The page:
Healthy Aging and Housing: Moving vs. Aging in Place

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Healthy Aging and Housing: Moving vs. Aging in Place

Establishing short-term and long-term housing goals can help families plan ahead for large moving or remodeling projects. It is best to consider changes to home and housing as early as possible in order to avoid situations where last minute decisions may wreak havoc on financial and emotional stability.

Today, older adults are fortunate to have many housing choices, including independent living, assisted living, active adult communities and the ability to continuing living at home with assistance and safety modifications. Reorganizing, remodeling and redesign may also serve to make existing home environments comfortable for years to come.


While a change in health often initiates a senior move, many aging adults simply decide they no longer want to stay in a home that is too large or requires a great deal of maintenance. Increasingly, older adults choose to move to a residential setting designed exclusively for seniors. This lifestyle choice provides a number of benefits such as safety, security, meal plans and health care services.

Regardless of these benefits, many older adults and their families are overwhelmed at the thought of managing a move late in a loved one’s life. Fortunately, companies like Caring Transitions work closely with Senior Living Communities to help manage the entire move process from start to finish. A wide range of services are available including space planning, sorting, downsizing, packing, unpacking, plus van line and real estate referrals, as well as liquidation of personal property through a professional estate sale and online auction.

Staying at Home

According to AARP, over 85% of older adults prefer to age in their own homes. Today, there are more agencies and tools available that can make your “stay at home” choice a safer and more achievable reality.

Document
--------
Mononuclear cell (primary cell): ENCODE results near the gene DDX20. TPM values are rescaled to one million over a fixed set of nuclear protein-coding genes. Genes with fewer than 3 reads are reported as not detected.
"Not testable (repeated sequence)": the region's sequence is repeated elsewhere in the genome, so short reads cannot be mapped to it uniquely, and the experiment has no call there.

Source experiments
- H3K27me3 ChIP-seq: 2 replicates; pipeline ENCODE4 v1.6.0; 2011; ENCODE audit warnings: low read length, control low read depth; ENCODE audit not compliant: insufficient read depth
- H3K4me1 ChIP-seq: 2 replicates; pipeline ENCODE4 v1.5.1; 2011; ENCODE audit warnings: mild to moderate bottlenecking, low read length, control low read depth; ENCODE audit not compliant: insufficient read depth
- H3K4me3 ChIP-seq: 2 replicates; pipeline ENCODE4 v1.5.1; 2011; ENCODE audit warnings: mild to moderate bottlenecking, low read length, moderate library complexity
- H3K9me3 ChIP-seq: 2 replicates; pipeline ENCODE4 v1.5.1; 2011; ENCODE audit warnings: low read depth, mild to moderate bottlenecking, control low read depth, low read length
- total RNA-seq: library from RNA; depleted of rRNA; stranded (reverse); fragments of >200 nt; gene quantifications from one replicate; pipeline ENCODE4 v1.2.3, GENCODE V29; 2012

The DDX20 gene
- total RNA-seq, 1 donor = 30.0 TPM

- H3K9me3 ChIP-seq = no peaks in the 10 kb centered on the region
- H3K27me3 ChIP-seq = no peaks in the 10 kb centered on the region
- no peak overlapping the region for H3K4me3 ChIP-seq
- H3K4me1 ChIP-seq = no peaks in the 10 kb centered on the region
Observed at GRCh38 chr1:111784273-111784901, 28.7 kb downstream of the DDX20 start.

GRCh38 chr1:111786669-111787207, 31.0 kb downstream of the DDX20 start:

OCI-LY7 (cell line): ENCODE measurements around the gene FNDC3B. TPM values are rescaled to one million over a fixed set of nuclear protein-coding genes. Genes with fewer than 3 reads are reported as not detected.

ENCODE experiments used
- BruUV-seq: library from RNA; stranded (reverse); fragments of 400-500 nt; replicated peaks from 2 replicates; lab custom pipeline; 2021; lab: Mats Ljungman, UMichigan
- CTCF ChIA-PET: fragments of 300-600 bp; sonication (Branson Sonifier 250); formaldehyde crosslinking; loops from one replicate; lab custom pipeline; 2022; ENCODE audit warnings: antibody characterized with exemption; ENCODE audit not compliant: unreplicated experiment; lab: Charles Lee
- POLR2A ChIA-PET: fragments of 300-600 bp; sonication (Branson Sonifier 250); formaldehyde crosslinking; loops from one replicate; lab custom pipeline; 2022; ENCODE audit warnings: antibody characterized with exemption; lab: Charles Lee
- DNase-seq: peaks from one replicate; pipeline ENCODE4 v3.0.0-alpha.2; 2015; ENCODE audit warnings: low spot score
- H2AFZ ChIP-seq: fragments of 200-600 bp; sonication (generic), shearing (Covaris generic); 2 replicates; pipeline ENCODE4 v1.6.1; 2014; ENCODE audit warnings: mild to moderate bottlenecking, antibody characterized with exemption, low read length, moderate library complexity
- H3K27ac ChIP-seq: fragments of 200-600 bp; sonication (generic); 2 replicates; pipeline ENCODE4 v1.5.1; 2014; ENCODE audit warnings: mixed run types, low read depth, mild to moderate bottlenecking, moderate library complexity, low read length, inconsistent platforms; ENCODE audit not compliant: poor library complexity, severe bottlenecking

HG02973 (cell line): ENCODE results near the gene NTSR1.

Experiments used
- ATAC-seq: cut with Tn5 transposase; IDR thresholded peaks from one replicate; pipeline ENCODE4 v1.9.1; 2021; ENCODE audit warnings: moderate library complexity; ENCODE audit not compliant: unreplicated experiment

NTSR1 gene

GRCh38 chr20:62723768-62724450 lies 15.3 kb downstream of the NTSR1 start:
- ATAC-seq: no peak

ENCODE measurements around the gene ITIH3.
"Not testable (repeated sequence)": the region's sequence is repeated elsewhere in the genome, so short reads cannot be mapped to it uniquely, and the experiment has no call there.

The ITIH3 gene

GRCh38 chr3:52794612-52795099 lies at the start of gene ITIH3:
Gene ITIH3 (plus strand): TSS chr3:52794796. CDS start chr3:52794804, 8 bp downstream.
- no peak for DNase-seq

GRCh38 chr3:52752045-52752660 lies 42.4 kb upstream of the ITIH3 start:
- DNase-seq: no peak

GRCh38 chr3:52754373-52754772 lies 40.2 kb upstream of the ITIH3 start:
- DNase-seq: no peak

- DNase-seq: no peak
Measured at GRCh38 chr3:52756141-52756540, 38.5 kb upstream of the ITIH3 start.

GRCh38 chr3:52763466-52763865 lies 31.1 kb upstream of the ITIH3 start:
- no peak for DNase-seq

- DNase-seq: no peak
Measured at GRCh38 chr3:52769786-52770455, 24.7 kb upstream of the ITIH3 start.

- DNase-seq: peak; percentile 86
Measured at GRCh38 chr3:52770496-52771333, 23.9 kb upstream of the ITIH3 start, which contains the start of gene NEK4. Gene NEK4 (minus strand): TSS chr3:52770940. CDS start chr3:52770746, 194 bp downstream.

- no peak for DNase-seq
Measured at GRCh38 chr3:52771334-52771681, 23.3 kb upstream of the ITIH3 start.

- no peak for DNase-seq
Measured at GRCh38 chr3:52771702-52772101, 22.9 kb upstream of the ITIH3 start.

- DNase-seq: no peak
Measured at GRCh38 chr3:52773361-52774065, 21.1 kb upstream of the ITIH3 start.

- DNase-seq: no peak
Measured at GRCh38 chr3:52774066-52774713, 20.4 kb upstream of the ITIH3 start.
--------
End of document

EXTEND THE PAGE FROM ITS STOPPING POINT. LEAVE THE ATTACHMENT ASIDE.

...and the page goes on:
Just as with our moving options, older adults need to evaluate their real needs, finances and community/caregiving resources and then formulate a “stay at home” plan.

If you or an older relative decides to stay in his/her own home or apartment but finds household tasks too overwhelming, or needs assistance with personal or health care issues, an array of home care support services are available in most communities. Contacting your local Area Agency on Aging or home health care agencies can help you obtain access to these services.

Planning for a Late Life Move or Aging-in-Place

An increased number of resources are available in communities and online. There are basic tools to control what could be a stressful family situation. Use the tips below to create a healthy aging plan that includes short term and long-term housing goals.

Assess the Situation

Decide how you or an aging loved one feels about changing health and household needs by asking simple, open-ended and non-threatening questions. Then Consider these three primary areas which may require third-party professional assessment:

  • medical concerns
  • cognitive concerns
  • assessment of functional abilities or “Activities of Daily Living” (ADL’s includes items such as socialization, personal hygiene and the ability to prepare meals, take medications and manage finances)

Organize Important Information

Have an open conversation with family members to review the location of important medical, legal and financial documents and determine who will need access to this information. Alternatively, you may prefer to keep paperwork in the hands of legal or financial representatives.

Establish a Support System

A healthy aging plan often involves a team approach. Resources vary for every family, and may involve medical professionals, social services, care managers, home care providers, attorneys, financial advisors and more. If possible, enlist more support in the form of relatives, close friends, neighbors, religious leaders or other associates.

Map a Path to Your Goal

As conversations progress, openly discuss short- and long-term housing options. Take into account the advice of professionals and assess the best outcome that includes personal wishes. Once areas of necessary support have been identified, communicate with local or family care givers to make sure things are progressing as planned.

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